I was not an early reader. Between homework, eating, sleeping and playing, where was the time to pick up a book? I was amazed when my little brother started reading Nancy Drew, Harry Potter, and the like. As if in a trance, he would be absorbed in that world of words for hours together. Naturally, I wondered what was so compelling about reading.
To gain some insight, I picked up a book from his collection – Enid Blyton’s The Castle of Adventure. Although I won’t be able to recall the details of the story, I do remember the adrenaline rush I felt while solving mysteries in that dilapidated castle. I don’t know how and when I morphed from a reader to a character in the story – and for how long I had been exploring. In psychological terms, I was in a flow, which is a mental state where a person totally immerses himself, herself or themselves in some activity.
After an immensely satisfying first experience, I dived further in. As the reader in me grew, I realised that books offer a lot more than just momentary escape. They quietly draw you in, take you on a psychological adventure, and leave you yearning for more. The characters become friends you relate to and learn from. Sometimes they offer clarity, sometimes closure, and some other times the courage to challenge flawed societal norms. In the process, you lose some, mould some and discover some entirely new parts of your own self.
Also read: Why I Read
I resonated with Scout in Harper Lee’s To Kill a Mockingbird when she said, “I was more at home in my father’s world,” and wondered if she would ever drift into the gender stereotype she deeply disliked. Or, would she, like her father, Atticus, steadily fight for what she considered right? In a world that mocks mockingbirds, how do people like Atticus thrive?
As our acquaintance transcended to friendship, I started paying more visits to their home – the library. Little did I know that this bond would lead me towards another beautiful bond.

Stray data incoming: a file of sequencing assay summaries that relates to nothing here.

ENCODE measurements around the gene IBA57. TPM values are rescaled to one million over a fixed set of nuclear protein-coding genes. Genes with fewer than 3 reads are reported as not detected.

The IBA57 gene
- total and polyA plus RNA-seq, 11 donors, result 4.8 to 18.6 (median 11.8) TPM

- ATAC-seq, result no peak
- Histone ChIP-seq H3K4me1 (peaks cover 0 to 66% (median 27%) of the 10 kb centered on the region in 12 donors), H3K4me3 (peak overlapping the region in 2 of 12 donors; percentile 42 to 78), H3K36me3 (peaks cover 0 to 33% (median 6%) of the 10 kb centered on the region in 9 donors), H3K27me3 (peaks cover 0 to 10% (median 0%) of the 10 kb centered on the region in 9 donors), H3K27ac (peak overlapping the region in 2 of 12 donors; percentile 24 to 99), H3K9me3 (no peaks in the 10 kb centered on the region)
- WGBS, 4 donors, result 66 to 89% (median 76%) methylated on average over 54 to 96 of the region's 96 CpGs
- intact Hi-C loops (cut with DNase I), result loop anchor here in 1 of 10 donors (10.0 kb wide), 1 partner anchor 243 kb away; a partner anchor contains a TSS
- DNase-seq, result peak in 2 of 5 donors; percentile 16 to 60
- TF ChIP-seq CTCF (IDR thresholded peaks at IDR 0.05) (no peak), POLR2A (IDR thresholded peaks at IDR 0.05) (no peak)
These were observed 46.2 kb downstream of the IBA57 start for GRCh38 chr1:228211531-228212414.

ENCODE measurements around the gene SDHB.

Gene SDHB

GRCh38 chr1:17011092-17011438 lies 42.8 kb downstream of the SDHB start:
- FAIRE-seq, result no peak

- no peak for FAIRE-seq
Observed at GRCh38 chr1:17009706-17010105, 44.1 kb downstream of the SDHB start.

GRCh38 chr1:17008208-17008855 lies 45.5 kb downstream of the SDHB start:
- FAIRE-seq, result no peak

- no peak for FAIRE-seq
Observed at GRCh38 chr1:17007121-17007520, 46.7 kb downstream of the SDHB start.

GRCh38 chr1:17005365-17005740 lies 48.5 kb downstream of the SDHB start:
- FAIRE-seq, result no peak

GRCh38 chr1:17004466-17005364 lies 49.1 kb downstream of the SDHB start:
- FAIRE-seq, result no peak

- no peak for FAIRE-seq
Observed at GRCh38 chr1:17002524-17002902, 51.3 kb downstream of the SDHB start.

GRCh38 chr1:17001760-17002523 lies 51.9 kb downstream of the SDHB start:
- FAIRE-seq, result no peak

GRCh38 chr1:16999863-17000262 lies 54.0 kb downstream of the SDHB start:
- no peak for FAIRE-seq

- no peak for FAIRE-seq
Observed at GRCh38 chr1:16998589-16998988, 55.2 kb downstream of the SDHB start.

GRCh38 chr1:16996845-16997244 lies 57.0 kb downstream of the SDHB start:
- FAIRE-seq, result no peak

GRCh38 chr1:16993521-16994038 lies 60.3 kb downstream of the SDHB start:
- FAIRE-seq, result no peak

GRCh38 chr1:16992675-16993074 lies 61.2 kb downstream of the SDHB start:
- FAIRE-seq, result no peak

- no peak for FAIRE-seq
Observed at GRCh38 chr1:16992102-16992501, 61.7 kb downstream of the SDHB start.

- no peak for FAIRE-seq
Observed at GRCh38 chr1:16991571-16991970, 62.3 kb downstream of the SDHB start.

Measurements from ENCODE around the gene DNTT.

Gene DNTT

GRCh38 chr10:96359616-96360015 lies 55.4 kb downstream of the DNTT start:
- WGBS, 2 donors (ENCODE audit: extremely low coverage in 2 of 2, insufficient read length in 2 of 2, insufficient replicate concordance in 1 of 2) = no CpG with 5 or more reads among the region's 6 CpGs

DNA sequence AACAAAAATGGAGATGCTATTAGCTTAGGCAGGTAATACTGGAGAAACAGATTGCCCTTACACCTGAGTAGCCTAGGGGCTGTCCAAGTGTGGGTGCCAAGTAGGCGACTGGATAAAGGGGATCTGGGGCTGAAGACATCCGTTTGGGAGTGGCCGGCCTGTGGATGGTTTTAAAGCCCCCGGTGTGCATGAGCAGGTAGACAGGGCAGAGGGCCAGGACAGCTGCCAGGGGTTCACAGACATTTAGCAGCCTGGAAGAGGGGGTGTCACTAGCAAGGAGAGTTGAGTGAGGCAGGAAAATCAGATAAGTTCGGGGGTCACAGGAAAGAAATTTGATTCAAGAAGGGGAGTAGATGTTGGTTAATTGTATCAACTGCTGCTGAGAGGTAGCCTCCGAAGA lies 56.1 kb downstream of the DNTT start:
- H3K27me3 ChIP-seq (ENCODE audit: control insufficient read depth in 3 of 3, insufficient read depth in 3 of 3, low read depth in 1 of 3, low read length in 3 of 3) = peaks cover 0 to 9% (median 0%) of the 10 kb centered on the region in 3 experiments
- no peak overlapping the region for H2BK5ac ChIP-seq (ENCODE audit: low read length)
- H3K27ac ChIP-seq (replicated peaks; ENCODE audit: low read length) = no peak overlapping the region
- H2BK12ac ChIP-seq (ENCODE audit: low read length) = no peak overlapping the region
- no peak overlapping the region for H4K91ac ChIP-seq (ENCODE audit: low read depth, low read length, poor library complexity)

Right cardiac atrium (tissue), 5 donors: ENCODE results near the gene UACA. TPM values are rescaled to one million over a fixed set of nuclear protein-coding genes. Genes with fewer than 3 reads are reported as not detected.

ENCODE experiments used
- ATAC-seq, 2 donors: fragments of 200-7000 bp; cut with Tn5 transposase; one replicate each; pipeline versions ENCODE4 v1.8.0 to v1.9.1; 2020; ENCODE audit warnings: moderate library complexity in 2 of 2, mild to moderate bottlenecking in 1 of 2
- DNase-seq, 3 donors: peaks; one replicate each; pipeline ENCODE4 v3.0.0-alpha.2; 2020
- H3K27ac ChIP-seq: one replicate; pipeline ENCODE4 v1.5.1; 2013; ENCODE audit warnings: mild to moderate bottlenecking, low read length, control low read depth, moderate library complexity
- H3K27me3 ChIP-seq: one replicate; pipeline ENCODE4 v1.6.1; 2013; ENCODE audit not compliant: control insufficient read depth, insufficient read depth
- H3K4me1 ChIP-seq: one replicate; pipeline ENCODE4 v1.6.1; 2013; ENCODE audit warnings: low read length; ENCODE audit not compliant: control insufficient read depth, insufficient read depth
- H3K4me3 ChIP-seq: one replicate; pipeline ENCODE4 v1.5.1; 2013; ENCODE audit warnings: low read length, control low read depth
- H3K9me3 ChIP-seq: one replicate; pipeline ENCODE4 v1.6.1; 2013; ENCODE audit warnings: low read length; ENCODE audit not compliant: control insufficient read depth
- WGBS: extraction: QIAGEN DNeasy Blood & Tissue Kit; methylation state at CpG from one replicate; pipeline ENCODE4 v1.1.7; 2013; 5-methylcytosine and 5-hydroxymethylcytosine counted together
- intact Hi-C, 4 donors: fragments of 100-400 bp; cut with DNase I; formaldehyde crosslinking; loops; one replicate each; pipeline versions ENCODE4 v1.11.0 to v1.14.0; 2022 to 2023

We met in the library. Two book lovers, sitting diagonally across a wooden table, absorbed in our respective world of words. Occasionally, I gazed at his book, at him, silently, secretly. As our eyes met, I froze at the thought of being caught. He smiled, as if acknowledging the catch, and broke the ice.
Somewhere between reflections of words stitched together into stories, we connected. We marvelled at the power of an ad hoc book club that served as a saviour and a refuge during the World War II. When a group of residents were caught breaking a curfew during German occupation of Guernsey, they covered it up with an ad hoc book club. A place where they were so absorbed in a book that they lost the track of time. The officer in charge, smiled and let them free. The club – the The Guernsey Literary and Potato Peel Pie Society, created as an ad hoc cover, ended up becoming a hub of passionate discussions of written tales. In a town suffocated by the war, the book club offered a momentary refuge, a private freedom.
Our connection strengthened, and he became as dear as my most beloved books. The books I frequently go back to, the books that gently infuse the strength to pull together my shattered self and look towards the road ahead. It was amazing to see him metamorphose from a frequent whiner to an occasional therapist with a ready dose of brilliant humour, whenever I needed. He was there, always, until he was not.
One day, he left. Forever. No warnings, no goodbyes. A sudden end of a beautiful bond.
I shattered, into more pieces than ever before. And there was no one to help me pick them up. Gradually, I learnt, only half-heartedly, to fill the silence of his voice with memories of our shared times. And, with more books.
Closure came while reading Tuesdays with Morrie. I finally acknowledged the well-known fact that there is no escape from fate, only that he left too soon. Reflecting on Morrie’s statement, “Death ends a life, not a relationship”, I realised that although he’s gone, in the times and the tales we shared, our bond would continue to live on.
Sapna Chhabra is a postdoctoral researcher in biology. When not in the lab, she could be found scribbling her thoughts on a piece of paper
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